Discipline

How do we discipline children? Indulge, punish, or neglect? All of these are bad strategies. Discipline is about helping children develop reasoning by having a rational discussion about the situation, and redirecting them constructively.

Q1. Your child is enjoying Gramma’s house and refuses to go home with you. How should you handle the situation?

A1. Tell your child that they can sleep over and you will pick them the next day.

A2. Have a discussion with your child about how much fun it’s been, and they can ask Grandma when is a suitable time to visit again.

A3. Threaten to beat your child or take away privileges if they do not do as you say.

Q2. During play, your child is climbing from the slide up, and preventing others climbing from the ladder up, from sliding down. What should you do?

A1. Tell others to give way for your child to explore the other way of using the slide.

A2. Show your child how it might be dangerous for him and others going in opposite directions.

A3. Look away and say, children will figure out a way.

Q3. Your five year old child peed on himself because he forgot to go to the toilet in good time and is feeling ashamed. What should you do?

A1. Tell him how disgusted you feel about his action.

A2. Tell him how adorable he is, and that it is the adult’s fault for not reminding him to go to the toilet, or that his friends are too playful and caused him to forget himself.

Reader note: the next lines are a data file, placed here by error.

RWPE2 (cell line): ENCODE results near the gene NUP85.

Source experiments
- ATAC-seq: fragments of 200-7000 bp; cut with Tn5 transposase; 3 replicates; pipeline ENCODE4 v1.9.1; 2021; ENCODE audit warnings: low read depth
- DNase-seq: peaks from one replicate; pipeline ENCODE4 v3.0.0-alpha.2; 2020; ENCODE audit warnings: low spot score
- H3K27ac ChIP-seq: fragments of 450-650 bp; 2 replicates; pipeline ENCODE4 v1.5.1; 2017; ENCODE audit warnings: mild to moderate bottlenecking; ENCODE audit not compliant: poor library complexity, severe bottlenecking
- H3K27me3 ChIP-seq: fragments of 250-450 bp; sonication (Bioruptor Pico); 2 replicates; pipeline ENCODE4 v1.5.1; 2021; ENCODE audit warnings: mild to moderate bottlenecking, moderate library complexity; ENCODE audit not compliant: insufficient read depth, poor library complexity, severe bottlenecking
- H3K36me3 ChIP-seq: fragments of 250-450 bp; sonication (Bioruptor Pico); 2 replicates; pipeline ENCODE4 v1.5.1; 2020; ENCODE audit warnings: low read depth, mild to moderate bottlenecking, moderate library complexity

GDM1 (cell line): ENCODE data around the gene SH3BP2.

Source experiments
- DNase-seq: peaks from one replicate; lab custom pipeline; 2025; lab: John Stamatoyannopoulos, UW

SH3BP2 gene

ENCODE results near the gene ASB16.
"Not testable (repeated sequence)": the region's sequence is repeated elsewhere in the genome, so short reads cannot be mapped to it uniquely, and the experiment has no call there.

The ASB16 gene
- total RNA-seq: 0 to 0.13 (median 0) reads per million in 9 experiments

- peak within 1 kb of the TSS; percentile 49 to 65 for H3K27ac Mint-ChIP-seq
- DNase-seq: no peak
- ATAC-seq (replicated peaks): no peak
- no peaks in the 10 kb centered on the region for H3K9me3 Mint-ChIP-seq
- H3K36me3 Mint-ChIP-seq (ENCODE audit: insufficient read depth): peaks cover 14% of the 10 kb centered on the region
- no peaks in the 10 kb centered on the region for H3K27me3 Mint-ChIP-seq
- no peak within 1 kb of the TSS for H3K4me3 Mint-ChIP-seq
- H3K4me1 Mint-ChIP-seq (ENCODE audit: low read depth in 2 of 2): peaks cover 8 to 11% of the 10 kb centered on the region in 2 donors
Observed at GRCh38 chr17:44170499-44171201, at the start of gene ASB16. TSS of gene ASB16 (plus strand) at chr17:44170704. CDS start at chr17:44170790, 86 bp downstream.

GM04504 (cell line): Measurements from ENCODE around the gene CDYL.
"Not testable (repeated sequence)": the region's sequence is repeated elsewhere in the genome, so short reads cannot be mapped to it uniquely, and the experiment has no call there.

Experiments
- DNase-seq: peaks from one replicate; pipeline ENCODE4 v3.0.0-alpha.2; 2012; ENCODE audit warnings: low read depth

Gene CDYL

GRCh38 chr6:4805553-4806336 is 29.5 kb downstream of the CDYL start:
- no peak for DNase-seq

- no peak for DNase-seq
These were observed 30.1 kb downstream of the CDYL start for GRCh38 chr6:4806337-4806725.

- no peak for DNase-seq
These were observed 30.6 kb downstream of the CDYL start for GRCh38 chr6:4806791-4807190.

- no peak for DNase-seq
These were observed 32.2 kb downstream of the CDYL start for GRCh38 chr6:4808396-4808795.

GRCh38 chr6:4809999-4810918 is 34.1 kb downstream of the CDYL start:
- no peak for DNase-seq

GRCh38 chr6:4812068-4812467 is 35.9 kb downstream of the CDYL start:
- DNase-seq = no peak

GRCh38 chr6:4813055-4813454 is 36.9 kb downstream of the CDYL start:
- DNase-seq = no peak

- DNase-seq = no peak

A3. Tell him it is an accident and that it is ok but he must be observant to do better next time. Ask him to tell you more about how he missed going to the toilet in time, and advise him on how he could anticipate and mitigate undesirable outcomes next time.

Q4. Your two year old child is bitting children because she doesn’t want to share a toy. Three other children now have bite marks on their hands. What should you do?

A1. Apologise to the children and their parents and explain how fund of the toy she is.

A2. Accuse the other children of fighting with your child and provoking her.

A3. Show your child the bite marks on the other children and tell her that bitting hurts people. Ask her to apologise and use her words next time.

Q5. Your four year old child is having an argument with another child about who should have a toy. They seem to be using their words and are not about to get physical. What should you do?

A1. Observe them to determine if the conversation is fair and progressive; give them the opportunity to develop conflict resolution.

A2. Go over to them and ask them to break it up immediately because arguments leads to fights.

A3. Go over to them and ask the other child to let your child have the toy and they can have it when your child is done with it.

Q6. You are late for an event and your child doesn’t like the dress you have chosen for her. She wants another one which looks rather simple for the high profile event you are attending. What should you do?

A1. Tell her that no child of yours will make you feel less worthy amongst your friends.

A2. Bring out another dress as good as the one you picked for her and let her know she has a choice amongst selections.

A3. Let her have the dress she wants and explain to everyone that she wouldn’t listen to you.

Children who are brought up without reasoning are destructive to themselves and everybody else. These behaviour worsens in adulthood and the person who suffers the most is the adult they become.

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